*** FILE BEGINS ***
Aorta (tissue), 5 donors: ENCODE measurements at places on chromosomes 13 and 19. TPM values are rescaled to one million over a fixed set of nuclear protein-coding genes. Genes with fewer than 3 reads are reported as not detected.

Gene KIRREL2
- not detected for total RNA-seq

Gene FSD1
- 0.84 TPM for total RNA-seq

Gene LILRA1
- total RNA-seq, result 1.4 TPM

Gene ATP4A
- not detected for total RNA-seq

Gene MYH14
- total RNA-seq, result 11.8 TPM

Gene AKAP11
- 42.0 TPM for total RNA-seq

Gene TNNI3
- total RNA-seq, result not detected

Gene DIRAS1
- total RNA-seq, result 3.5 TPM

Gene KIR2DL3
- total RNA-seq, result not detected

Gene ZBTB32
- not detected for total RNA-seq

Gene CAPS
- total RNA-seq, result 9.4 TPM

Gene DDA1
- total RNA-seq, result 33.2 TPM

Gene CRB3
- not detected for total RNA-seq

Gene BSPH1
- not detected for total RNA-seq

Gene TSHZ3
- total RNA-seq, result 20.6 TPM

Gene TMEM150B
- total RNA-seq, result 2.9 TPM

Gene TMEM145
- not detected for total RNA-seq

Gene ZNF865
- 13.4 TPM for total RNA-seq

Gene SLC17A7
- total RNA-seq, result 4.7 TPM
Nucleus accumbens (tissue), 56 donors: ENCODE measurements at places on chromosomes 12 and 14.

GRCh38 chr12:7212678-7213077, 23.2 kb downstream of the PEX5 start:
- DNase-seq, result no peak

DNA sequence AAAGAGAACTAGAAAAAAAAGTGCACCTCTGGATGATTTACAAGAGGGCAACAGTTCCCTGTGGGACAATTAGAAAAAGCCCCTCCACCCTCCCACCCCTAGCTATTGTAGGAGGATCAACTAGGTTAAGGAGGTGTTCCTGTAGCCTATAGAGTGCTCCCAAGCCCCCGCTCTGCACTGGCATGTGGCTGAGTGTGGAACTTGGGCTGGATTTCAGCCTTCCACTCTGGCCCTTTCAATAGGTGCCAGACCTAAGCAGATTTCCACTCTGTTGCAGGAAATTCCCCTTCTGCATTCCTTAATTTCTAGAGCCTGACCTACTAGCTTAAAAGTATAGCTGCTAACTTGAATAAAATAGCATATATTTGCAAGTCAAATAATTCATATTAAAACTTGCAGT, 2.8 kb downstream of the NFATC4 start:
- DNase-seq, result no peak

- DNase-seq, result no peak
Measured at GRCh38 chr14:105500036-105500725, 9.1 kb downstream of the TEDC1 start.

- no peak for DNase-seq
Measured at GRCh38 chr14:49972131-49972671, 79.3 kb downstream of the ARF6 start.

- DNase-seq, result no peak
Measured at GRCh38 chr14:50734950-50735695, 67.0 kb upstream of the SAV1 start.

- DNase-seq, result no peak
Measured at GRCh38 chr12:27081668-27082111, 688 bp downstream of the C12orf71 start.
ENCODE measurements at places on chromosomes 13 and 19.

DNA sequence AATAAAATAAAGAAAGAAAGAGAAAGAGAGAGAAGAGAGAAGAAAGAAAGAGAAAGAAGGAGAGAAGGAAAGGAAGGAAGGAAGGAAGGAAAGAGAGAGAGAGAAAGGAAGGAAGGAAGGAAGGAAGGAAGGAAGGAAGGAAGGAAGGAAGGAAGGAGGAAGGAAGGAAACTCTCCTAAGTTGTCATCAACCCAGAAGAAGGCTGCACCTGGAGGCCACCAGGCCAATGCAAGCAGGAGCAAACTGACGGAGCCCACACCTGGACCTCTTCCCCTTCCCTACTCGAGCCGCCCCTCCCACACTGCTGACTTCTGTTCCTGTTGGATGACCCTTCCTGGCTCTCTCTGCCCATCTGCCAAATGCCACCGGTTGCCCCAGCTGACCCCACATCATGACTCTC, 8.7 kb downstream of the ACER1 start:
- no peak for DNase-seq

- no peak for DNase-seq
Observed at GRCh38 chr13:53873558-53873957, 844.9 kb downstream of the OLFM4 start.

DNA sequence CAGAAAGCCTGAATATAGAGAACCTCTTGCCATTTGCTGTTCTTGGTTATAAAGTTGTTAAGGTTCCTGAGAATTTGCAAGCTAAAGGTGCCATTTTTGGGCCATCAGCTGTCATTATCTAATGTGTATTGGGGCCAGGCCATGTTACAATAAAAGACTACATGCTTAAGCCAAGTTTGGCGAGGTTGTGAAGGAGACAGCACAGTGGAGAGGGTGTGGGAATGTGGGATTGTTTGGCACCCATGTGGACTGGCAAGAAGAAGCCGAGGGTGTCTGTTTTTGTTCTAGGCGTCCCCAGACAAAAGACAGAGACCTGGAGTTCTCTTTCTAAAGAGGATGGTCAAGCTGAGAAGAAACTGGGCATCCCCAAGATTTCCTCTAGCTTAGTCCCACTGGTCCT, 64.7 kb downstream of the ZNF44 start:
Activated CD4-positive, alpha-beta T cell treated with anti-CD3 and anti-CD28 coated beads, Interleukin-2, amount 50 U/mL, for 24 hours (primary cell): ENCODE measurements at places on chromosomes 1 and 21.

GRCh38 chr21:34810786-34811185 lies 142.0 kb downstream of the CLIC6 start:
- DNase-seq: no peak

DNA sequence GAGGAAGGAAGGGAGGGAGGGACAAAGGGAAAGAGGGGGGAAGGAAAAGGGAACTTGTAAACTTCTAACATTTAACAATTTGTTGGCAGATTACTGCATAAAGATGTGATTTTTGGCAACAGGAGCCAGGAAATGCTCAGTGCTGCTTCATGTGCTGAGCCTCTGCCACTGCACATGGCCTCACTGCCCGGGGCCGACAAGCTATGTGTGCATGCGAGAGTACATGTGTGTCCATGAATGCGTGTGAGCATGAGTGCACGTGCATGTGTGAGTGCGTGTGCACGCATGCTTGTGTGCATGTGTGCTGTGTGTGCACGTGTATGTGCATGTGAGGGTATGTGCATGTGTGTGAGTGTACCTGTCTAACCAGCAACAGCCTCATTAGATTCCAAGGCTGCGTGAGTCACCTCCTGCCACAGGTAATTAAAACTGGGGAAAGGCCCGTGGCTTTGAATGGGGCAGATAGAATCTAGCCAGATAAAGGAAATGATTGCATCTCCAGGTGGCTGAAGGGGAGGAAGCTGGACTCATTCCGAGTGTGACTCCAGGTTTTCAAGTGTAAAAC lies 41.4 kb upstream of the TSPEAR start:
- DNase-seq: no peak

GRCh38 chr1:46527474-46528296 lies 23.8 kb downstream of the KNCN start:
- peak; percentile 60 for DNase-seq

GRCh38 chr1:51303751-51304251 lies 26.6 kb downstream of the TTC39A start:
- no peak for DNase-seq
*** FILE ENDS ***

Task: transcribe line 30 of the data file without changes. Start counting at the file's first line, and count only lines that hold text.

Gene TSHZ3